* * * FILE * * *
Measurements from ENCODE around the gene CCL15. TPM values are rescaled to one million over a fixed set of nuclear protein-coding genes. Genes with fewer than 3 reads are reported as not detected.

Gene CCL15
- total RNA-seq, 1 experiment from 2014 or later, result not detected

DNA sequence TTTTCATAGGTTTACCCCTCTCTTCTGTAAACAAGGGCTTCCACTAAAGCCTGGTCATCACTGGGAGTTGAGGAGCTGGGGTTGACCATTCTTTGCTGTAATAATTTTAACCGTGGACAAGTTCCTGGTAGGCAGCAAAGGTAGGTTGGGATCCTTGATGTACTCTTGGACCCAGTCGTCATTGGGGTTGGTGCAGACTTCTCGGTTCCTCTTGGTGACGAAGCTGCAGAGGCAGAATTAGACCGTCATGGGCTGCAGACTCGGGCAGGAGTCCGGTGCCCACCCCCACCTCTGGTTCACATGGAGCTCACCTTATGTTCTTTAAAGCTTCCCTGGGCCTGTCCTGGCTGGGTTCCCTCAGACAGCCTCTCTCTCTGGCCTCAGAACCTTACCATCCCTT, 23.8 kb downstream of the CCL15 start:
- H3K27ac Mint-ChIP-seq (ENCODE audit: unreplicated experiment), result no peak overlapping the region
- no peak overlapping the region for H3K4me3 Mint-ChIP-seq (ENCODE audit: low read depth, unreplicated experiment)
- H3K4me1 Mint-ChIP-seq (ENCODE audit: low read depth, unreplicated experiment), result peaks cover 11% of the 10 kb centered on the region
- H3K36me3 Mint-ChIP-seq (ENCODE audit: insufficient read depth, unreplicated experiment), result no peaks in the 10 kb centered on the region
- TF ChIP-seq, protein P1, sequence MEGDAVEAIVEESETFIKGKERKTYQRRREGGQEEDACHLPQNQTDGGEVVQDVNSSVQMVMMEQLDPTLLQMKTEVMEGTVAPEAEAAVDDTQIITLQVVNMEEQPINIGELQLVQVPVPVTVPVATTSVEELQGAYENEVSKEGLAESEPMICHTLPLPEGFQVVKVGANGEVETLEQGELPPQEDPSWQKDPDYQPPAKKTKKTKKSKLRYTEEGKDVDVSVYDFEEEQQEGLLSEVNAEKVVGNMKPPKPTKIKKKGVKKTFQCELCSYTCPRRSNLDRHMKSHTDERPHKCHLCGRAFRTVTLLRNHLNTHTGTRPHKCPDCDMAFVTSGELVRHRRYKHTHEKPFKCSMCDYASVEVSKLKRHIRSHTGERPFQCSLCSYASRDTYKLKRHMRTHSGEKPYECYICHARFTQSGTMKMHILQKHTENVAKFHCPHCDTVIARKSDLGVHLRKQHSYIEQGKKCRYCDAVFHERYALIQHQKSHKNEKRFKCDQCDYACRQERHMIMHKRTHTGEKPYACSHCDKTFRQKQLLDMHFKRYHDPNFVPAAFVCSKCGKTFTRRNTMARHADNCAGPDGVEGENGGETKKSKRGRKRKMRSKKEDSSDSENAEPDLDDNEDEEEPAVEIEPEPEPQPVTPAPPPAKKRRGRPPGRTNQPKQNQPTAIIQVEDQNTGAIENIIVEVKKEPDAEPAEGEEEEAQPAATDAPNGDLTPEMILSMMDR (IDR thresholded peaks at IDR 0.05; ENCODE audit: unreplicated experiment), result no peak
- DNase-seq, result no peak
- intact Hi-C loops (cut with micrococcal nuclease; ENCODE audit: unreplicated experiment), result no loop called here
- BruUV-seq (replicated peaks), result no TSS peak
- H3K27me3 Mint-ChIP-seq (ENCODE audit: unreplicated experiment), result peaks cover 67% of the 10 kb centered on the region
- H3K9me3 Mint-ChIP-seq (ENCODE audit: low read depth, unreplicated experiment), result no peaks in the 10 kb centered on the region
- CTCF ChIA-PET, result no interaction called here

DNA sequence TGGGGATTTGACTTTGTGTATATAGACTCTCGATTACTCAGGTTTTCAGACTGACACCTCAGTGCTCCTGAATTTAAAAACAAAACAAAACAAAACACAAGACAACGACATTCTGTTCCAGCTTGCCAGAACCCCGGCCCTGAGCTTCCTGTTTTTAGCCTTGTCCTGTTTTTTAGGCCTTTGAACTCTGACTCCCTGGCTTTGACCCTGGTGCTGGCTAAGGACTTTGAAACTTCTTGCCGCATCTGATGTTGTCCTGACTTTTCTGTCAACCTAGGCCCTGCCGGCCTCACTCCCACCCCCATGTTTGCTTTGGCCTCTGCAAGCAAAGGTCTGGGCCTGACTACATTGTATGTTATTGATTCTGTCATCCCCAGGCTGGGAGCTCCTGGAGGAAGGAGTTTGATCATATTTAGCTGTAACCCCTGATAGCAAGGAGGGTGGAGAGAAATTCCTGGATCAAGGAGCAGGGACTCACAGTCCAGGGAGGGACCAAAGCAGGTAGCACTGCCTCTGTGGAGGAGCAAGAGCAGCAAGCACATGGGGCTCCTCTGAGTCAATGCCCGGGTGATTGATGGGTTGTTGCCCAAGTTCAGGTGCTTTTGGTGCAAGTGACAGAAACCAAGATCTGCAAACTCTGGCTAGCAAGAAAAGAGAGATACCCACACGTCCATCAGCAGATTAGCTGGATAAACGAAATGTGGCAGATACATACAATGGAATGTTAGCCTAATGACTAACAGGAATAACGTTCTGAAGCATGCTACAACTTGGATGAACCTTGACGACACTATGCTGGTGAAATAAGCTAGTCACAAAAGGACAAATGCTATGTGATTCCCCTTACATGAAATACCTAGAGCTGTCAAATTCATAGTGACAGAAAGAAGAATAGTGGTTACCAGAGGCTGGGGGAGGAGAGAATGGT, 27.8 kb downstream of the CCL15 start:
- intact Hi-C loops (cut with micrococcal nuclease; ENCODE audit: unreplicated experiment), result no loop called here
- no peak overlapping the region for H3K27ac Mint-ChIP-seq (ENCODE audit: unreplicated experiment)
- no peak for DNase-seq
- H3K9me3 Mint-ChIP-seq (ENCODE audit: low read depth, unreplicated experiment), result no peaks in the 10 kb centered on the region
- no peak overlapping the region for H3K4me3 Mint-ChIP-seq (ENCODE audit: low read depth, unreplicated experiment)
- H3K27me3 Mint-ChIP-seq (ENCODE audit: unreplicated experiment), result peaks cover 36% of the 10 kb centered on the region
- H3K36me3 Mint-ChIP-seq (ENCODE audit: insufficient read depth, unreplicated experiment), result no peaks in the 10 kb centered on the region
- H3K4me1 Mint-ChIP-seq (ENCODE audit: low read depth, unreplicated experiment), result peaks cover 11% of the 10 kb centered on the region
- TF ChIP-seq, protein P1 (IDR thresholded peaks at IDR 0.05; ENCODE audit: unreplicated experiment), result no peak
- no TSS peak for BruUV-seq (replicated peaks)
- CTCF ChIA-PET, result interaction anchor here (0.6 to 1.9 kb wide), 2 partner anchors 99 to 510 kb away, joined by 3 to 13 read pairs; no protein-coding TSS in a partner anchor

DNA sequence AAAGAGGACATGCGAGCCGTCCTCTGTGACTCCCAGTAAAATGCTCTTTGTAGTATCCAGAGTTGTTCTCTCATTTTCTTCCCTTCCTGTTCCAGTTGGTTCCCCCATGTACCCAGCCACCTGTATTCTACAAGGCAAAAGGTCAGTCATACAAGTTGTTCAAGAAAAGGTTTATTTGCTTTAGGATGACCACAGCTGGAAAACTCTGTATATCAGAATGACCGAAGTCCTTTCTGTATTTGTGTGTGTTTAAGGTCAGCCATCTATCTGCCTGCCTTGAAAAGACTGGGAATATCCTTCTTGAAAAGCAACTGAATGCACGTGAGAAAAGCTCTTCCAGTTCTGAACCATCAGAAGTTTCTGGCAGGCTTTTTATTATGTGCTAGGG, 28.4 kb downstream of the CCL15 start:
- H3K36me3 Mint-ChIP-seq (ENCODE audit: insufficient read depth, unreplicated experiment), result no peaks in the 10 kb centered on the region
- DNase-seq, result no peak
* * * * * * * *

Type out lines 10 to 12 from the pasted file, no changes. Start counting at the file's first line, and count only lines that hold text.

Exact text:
- DNase-seq, result no peak
- intact Hi-C loops (cut with micrococcal nuclease; ENCODE audit: unreplicated experiment), result no loop called here
- BruUV-seq (replicated peaks), result no TSS peak